Flora and Fauna
Both courses of Headfort Golf Club are on the demesne of The Taylor Family of Headfort House (which is now a private school and visible across the new course). The Headfort family were renowned collectors of trees and plants. In the early years of the 20th century the smog in Dublin was so bad that many plant species had no hope of growing in the Botanical Gardens, and as Lord Headfort was a major patron of the Botanical Society many of the rarest samples were offered to the Estate for planting here.
Additionally the Taylors sponsored several of the renowned plant hunter George Forrest’s seven expeditions to Yunnan province in China. This mountainous yet tropical paradise was largely inaccessible to the outside world and as a result was rich in undiscovered species. George Forrest spent nearly 30 years gathering seeds and samples against a backdrop of incredible danger in his discovery to science of over 1200 different plants as well as numerous birds and mammals.
The Headfort family thus benefitted from access to seeds from the Botanical Society, and directly from George Forrest, making them unrivalled in their ability to gather together a massive collection.
The Rhododendron collection, which hopefully golfers won’t get to see too closely, is a prized and noted one with many of the plants coming from North East India, Burma and South West China.
However, the fame of the Headfort demesne in the plant world comes from the fact that it is one of the most diverse and well established arboretums in the world. Trees from all over the world have found the soil of Kells most welcoming and have thrived.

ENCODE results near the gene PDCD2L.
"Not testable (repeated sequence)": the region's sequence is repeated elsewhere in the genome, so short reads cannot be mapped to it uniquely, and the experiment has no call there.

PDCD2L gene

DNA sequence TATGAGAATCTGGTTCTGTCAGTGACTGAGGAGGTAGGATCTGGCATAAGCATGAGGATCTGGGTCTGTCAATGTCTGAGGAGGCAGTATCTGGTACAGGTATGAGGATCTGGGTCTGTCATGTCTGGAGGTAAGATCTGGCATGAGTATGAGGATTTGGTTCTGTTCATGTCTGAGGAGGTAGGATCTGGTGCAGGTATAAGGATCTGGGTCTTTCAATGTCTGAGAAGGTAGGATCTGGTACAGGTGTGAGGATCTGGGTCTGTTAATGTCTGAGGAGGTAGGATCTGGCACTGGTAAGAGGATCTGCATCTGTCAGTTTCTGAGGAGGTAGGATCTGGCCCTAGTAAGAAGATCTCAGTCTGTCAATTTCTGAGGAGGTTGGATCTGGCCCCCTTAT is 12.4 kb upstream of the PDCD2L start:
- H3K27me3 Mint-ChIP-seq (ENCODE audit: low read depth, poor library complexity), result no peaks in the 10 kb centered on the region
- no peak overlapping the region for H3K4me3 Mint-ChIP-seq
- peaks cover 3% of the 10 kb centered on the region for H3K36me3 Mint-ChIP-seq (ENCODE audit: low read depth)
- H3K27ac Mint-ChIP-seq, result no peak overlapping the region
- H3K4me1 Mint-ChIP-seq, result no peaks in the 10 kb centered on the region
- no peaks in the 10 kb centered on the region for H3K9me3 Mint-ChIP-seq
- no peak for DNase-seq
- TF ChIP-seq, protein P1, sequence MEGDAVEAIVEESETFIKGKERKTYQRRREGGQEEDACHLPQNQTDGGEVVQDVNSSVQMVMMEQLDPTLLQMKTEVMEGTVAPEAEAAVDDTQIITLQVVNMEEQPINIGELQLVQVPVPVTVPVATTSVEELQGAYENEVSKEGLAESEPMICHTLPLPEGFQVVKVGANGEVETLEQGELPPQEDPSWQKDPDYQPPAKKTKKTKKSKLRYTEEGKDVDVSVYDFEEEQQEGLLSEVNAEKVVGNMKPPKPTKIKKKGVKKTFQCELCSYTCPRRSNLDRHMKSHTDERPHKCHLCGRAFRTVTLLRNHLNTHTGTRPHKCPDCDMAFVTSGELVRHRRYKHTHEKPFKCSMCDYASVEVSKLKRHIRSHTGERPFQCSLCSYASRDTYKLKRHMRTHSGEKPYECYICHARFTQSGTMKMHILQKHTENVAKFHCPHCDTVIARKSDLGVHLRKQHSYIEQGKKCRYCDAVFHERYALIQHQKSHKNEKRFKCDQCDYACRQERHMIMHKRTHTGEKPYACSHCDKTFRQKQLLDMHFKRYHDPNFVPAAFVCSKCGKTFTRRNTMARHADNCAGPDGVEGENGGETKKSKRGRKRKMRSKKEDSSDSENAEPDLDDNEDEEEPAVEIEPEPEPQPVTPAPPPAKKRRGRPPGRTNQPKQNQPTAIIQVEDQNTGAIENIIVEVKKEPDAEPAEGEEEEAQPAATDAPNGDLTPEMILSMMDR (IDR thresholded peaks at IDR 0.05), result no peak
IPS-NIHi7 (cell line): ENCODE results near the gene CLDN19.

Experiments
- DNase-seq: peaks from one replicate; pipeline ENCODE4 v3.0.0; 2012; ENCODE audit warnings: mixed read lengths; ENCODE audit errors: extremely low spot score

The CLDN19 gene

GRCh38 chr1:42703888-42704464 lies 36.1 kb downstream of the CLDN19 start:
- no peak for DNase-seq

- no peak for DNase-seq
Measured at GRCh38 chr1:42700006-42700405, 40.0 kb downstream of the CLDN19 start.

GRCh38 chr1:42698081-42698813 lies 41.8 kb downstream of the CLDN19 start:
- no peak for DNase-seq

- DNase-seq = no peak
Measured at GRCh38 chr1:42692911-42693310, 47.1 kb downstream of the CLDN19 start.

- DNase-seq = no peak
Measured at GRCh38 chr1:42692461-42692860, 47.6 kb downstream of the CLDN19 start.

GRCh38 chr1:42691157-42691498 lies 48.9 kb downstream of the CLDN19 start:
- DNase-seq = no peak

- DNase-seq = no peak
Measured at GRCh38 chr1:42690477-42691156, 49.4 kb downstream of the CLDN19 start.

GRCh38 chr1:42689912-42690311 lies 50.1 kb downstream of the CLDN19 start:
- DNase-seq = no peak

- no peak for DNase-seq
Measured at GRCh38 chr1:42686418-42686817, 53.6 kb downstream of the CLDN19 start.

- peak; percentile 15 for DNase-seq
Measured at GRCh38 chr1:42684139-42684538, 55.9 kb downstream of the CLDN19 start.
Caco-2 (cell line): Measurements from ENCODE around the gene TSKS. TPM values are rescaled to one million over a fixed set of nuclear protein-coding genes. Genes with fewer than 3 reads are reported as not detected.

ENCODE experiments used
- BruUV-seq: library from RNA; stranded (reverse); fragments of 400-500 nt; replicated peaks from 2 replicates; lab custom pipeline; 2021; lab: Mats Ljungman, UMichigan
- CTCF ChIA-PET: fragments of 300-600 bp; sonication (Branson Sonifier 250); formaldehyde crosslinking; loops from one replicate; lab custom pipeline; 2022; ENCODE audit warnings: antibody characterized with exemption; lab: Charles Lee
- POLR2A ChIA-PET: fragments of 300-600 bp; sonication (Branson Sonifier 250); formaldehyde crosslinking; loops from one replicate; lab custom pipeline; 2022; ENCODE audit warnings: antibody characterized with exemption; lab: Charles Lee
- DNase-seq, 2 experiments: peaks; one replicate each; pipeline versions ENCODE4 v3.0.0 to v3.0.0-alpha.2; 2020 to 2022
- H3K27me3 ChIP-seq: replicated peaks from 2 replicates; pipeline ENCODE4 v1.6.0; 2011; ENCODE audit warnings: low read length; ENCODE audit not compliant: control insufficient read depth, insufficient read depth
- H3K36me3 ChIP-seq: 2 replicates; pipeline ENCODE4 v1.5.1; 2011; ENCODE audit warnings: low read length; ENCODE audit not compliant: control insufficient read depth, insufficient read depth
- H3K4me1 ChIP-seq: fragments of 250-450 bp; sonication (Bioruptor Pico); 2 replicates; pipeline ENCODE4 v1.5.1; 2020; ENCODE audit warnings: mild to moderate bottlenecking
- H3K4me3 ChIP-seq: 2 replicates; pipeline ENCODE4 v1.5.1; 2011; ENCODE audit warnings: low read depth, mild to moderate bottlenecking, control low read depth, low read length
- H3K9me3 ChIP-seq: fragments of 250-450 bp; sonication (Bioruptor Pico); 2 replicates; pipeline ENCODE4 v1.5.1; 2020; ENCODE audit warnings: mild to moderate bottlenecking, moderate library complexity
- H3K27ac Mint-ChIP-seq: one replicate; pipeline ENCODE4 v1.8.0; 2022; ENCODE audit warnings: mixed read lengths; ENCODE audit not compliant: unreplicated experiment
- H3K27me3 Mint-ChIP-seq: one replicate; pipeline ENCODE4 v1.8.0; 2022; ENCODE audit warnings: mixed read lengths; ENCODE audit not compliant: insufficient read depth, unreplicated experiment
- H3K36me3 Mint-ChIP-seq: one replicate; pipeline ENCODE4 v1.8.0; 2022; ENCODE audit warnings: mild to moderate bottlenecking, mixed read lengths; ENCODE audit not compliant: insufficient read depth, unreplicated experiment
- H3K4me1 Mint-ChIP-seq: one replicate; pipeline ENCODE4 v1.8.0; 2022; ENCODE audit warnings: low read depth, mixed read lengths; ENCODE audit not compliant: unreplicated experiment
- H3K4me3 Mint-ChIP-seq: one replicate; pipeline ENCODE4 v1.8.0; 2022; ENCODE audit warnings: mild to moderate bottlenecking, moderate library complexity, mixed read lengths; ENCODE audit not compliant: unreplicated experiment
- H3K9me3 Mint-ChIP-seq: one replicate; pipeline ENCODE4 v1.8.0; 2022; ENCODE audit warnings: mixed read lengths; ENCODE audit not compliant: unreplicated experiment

Amongst the examples of rare trees, perhaps the most prized of all is the Dawn Redwood (Metasequoia glyptostroboides) and can be seen nestled behind the 10th green on the new course. The Dawn Redwood, believed to have been extinct for over six million years and existing only in fossil form, was rediscovered alive and growing in China in 1942. After the war seeds were distributed to various arboreta. Our Dawn Redwood was planted in 1949 and is recognised as one of the finest specimens in the world.
Sam Holt took over the Position of Head Gamekeeper on the Headfort estate from Bill Ireland nearly 40 years ago – thus starting his “love affair” with this gem, the original seat of the Taylour family. Sam was initially employed by the 6th. Marquis of Headfort and thereafter by Bill Kruger, the Canadian industrialist, who agreed to the sale of the original golf course to its members. In his time Sam reared 10,000 pheasants and 4000 duck annually.
Sam worked closely with the club during the construction of the Island (New) Course, planting the canal and lake – originally dug by hand in the 19th. Century – with original estate reared lily species.
One of Sam’s original briefs was to control the Grey Squirrel – but now the delightful arrival of the Pine Marten from West of the Shannon has taken over the task!
North American mink are a continuing problem along all rivers since the 60’s. The Otter is common on the course, as are Stoats and the Red Fox. Hares are abundant. And an occasional Red Deer will appear from the North boundary of the course.
Ravens nest in the Scots Pines to the left of Headfort House and Common Buzzards (4ft. wing span) have taken up residence and can be seen circling in groups high above the course. Long-Eared Owls are common enough but the Barn Owl is under national pressure.
The Blackwater running through the course is a resting and roosting haven from November to February for the Icelandic Whooper Swan – a record number of 420 birds was counted in 2005 and this roost is now classed as one of National importance.